Originally Posted by sugarbutch
Bernie uses unequal distribution to destabilize the teams and promote discord. Divide and conquer. By waving a bunch of cash in Ferrari's face, he got them to fuck over the rest of FOTA. So, that is precisely what difference it makes to Bernie.
A more equitable distribution would not lead to "welfare queen" teams who show up to collect their cash but don't try to race. As it is, the midfield and poor teams spend every dollar (and more) that they get to be as competitive as they can be. Ron Dennis just recently criticized the backmarkers for spending more than they have, in fact. Sauber is not siphoning off cash. Vijay Mallya loves F1 so much that Force India is apparently the only solvent business he has left! There are a lot cheaper and easier ways to look like a big shot than fielding a team in F1.
Here are the current payouts:
But what if you instead did something like this:
All the teams would have a decent budget and there would be ample incentive to place as highly as possible. Plus, maybe fewer pay drivers...
Anyway, apropos of this money discussion, here's FOM landing a sponsor that in times gone by would have partnered with a team:
Good points all across and I am not disagreeing with you, but I am just saying it may it not be so simple and the teams may not be as innocent as we think they are (Bernie = bad guy and Teams = innocent seems too easy). I think we can all agree that the Ferrari special payment of $70m is totally unfair. The "others" column is questionable as well as the "CCB" which probably needs to be looked at further. If those columns are sorted out, the current system of distribution is actually pretty fair and resembles your proposal (keep in mind even under the proposal 5th place and below are all only making current midfielder income anyway, so only the bottom few teams would see a difference. It would strengthen midfield racing somewhat but not change F1 drastically from today).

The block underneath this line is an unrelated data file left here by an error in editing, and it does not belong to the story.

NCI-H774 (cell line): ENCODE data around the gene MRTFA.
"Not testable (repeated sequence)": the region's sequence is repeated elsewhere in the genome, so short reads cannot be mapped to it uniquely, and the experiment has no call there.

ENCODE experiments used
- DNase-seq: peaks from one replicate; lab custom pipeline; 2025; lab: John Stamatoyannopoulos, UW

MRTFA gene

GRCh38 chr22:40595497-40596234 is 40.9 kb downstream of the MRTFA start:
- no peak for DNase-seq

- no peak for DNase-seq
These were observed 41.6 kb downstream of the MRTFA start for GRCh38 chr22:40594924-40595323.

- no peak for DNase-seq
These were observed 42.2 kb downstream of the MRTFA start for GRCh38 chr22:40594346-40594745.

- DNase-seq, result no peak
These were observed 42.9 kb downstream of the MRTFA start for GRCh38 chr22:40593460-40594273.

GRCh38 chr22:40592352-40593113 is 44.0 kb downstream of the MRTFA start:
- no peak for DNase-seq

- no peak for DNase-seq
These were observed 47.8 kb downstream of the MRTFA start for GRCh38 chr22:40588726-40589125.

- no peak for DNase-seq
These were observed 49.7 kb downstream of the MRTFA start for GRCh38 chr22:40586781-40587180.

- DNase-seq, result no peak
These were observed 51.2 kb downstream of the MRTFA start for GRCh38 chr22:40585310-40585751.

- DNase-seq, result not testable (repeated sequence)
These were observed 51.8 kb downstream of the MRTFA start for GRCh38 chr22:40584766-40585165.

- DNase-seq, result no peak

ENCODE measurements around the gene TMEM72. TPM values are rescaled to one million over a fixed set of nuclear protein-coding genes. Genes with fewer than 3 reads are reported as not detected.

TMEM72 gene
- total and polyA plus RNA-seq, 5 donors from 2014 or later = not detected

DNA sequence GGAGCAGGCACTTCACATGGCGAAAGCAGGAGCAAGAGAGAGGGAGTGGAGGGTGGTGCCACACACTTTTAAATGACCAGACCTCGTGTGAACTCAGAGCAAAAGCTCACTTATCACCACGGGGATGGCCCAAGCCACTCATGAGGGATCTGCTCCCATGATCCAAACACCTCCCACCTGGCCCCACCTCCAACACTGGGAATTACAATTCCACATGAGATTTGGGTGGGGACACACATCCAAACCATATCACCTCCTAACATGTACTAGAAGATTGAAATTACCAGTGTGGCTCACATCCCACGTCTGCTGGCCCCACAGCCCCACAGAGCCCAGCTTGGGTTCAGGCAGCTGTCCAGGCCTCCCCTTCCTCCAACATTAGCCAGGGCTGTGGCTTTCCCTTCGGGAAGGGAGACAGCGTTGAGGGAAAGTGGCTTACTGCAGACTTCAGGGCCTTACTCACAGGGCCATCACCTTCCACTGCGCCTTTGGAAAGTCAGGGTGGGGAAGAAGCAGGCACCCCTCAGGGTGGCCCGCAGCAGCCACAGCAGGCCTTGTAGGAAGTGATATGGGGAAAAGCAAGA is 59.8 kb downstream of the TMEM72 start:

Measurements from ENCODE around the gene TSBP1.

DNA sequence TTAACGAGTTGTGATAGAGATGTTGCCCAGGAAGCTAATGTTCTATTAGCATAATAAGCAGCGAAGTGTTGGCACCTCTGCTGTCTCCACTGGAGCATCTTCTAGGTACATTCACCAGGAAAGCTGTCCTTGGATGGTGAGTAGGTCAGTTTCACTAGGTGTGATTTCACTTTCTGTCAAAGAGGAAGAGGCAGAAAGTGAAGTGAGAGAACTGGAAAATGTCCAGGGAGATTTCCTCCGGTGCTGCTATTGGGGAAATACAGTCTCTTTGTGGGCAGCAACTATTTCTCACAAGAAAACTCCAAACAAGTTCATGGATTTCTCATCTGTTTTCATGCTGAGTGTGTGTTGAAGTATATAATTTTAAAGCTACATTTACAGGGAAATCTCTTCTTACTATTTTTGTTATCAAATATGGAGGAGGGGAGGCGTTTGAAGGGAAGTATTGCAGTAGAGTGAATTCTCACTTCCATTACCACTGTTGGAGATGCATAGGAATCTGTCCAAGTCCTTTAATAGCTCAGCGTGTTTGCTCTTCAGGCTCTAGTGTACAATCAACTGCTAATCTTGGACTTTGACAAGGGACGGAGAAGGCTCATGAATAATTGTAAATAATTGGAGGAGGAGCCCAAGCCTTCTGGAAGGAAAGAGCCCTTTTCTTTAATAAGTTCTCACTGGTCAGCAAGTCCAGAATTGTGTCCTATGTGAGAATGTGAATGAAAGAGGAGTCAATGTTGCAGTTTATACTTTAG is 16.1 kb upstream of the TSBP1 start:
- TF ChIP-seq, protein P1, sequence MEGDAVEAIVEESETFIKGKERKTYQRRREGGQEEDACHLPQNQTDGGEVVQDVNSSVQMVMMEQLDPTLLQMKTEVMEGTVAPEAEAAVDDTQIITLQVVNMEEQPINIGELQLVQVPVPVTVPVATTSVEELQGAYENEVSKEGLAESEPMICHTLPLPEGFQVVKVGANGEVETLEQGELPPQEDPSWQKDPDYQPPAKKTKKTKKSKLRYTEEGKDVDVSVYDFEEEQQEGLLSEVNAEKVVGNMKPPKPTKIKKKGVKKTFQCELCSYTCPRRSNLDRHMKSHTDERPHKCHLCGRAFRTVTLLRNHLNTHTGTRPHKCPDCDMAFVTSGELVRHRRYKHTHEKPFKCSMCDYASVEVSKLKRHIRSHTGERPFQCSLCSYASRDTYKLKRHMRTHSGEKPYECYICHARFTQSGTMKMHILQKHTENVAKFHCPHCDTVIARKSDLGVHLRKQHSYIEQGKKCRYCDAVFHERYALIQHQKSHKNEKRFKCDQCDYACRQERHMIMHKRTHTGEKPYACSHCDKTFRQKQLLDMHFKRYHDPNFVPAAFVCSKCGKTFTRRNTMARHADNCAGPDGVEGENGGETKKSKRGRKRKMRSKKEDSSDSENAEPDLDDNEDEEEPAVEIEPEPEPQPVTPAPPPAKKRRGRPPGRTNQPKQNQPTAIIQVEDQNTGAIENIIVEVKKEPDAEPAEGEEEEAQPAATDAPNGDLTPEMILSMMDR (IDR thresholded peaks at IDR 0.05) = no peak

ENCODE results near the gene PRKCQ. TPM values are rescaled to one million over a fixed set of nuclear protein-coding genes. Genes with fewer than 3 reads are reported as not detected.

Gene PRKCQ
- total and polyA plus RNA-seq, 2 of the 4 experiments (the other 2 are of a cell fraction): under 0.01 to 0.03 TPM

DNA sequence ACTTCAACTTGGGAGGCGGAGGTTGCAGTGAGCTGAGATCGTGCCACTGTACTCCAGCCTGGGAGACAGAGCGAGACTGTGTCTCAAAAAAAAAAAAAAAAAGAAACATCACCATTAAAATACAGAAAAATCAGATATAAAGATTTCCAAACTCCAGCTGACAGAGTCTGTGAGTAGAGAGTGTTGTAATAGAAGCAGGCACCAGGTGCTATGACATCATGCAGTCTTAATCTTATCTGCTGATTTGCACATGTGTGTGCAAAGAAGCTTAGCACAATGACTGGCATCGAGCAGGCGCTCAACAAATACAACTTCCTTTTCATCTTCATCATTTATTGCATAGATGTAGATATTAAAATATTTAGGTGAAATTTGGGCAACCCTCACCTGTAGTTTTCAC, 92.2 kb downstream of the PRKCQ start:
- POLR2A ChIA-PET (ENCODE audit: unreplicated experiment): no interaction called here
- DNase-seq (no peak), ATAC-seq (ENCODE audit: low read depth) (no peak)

Ron Denis' comments about the backmarkers may be true, but he may be indirectly defending his own team as Mclaren is essentially a backmarker now too and risks being in their shoes soon. What if Mclaren didn't have the "CCB" bonus of $32m anymore? They would have actually only made the exact same as Sauber, so if the Honda stuff doesn't work out Mclaren may be the next Sauber very quickly. It may be in Ron's interest to defend the position of teams like Sauber now that there is a possibility that he may joining their side soon.
Also we have to remember that teams like Virgin who joined F1 with a promise of more equal distribution (probably like your chart), but they basically entered spending pennies. So the theory that new teams might enter spending pennies and getting $77m income in return is not far fetched. Sure there are teams that love the sport so much and will spend everything they have, but there are also businesses that would spend the minimum they can and try to pocket the rest.
I think Red Bull is a good example. They spend everything they could to build a reputable team and now they are included in the top tier payment scheme. Other teams could do the same thing if they spend the money and resources required, but they don't have the money and will to do so, and in a way "choose" to be midfielder, try to spend as little as possible and hope they end up with $10m~20m or so in their pocket at the end of the year.
So what I am trying to say is that maybe midfielder teams are in a way aiming to be good solid midfielders. I am totally guessing, but say a team like Force India might be spending $50m and making $67m with $17m gross profit...not so good, but not bad either. By pushing for more distribution, they might not be aiming for the top positions, but just to increase that $17m profit by as much as they can to make their business stronger. So under the proposal they would make $10m more, which really isn't that much and would not put them any closer to the top even if they spent all of it, so they would aim to pocket the extra $10m or most of it.